One of the biggest problems I faced when working with corporate clients in media was convincing them of the importance of using only quality photographs to help convey their brand correctly.
I can never understand why businesses and sports persons will spend thousands on ‘flash websites’ but never invest a few hundred dollars in a quality media portfolio that can be used time and time again. Professional athletes often use amateur photos in social media. This is also the case for those who are not yet earning money in their sport but seeking to become professional.
So this article is for all of you sports execs or athletes who need to upgrade! Your brand and business have to be in alignment and this includes everything in your media portfolio, in particular social media photographs which are becoming more and more important also. Everything should be considered part of your overall brand alignment even if you don’t consider your social media accounts to be as ‘official’ as your website.
So this week I decided to get some tips on how to create good quality photographs from renowned photographer Andrew Railton, one of Australia’s most well known sports photographers. With a background shooting stills from the film industry, Andrew is a master of creating the perfect image. I caught up with Andrew while he was on his way to Mount Buller where he is photographing snow antics for the next three months.
So what exactly makes a good sports image?
Andrew says the key thing before you take any sports photos, or have any taken, is to decide the message you want to convey to your audience. As a picture can tell a thousand words, you want to make sure the story is pretty interesting.
Get clear on what you want
“Decide whether you want a portrait or a ‘live action’ moment. Capturing a live action moment requires a good understanding of a few key items. Shutter speed is crucial – if you want to capture the moment crisply, you’ll need a high shutter speed somewhere between 500th of a second to 2000th of a second so if you are hiring someone make sure they know what they are doing,” he said.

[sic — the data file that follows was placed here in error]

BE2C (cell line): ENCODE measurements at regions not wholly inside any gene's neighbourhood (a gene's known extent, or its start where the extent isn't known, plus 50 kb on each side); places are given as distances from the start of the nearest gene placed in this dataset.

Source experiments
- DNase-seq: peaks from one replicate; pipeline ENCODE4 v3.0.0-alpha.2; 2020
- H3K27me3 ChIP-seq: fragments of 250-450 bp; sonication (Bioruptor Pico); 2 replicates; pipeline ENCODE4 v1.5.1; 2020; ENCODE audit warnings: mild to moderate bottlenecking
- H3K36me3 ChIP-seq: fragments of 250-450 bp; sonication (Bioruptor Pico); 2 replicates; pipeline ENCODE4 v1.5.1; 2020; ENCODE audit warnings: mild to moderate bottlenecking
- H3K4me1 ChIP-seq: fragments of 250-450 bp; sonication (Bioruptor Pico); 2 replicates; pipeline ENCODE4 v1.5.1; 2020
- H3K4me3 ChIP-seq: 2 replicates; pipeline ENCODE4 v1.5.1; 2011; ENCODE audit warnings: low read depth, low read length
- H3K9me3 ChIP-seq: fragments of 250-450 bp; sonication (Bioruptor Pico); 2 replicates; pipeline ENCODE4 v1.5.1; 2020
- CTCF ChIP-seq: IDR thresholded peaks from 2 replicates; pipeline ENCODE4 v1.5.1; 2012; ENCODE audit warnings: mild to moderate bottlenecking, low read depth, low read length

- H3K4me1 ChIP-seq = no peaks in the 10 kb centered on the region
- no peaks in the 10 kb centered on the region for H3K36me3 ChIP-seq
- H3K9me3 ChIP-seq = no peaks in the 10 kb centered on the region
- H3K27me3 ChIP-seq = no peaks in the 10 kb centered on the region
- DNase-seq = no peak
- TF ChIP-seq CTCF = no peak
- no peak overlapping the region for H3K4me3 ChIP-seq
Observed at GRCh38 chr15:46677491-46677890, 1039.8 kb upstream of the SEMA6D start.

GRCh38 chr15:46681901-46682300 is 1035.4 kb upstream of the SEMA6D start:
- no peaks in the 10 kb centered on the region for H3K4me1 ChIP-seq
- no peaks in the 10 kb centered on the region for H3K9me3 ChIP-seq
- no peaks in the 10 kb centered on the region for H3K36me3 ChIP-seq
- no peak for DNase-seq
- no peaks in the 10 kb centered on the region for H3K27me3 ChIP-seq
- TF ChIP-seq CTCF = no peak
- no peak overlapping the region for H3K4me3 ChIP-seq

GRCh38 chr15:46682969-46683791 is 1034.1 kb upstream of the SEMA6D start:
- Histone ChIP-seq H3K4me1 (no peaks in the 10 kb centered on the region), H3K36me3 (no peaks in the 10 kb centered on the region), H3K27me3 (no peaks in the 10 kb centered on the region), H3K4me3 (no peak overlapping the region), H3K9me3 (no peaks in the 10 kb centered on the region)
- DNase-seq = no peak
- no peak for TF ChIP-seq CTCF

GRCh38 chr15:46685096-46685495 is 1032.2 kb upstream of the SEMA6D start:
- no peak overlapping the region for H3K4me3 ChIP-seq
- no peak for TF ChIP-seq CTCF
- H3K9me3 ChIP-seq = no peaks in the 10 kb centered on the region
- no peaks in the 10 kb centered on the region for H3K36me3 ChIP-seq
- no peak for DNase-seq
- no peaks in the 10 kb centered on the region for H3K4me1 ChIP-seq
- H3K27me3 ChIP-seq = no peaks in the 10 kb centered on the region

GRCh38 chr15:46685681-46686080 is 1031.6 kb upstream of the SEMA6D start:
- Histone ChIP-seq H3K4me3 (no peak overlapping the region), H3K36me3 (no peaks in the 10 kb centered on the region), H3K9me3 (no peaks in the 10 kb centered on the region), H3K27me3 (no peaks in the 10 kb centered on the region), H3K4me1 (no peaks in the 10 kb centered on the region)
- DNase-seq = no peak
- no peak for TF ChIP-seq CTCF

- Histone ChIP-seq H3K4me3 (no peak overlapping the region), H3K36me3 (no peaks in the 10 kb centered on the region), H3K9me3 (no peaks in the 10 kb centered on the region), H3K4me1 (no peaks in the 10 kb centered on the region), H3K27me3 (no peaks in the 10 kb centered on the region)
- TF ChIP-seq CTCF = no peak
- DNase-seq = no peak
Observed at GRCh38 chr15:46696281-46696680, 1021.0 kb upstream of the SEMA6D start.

“The photographer will also need to make sure they can time the action. An action shot is pretty useless without the items in it that tell the story. For example, a football player without a soccer ball would be much less exciting than if you had the ball in the shot, or in motion. Help your audience to get the message quickly by utilising everything that connects you with that particular sport. If you have set up a photo shoot to promote your sports brand keep the message simple and connected.”
Correct lighting is crucial
“As with all photography, lighting and composition remain at the heart of any good image. Make sure you or your photographer look for interesting light, including shadows, back light, reflections, colours etc…. If the available light is minimal or flat, make sure your photographer has a small flash handy and a remote cabled or wireless trigger. This will allow you to use the available ambient light as the fill, and create a key light on your subject from your flash allowing for much better images.”
Portfolio shots or sports shots don’t have to be run of the mill. Make them interesting.
Andrew says to make sure your photographer takes a range of photographs from alternative angles, using different light, props etc.
“This way there is bound to be some photographs that you or your client will be happy with.”
Add a Media Page to your website
Andrew says it’s also a great idea to have a media page on your website to allow reporters and journalists to down load high resolution (print quality) files of your approved portrait easily. This way your story has a much higher chance of being run. (Especially without a dodgy photo that has been pulled from Facebook.)
Andrew Railton entered the Queensland Film and Television Industry in about 1991 and worked as a professional motion picture camera assistant until about 2004. He gained experience on a few major Hollywood motion pictures, and dozens of major television commercials for national and international clients/brands. Then in 2004 he decided to develop his creative talents with the camera with the goal to develop a client base as Production Stills Photographer. He’s shot Motorsports, including Champ cars and V8 Supercars,The LA marathon in 2010, the Crossfit Games LA Sectionals in 2010.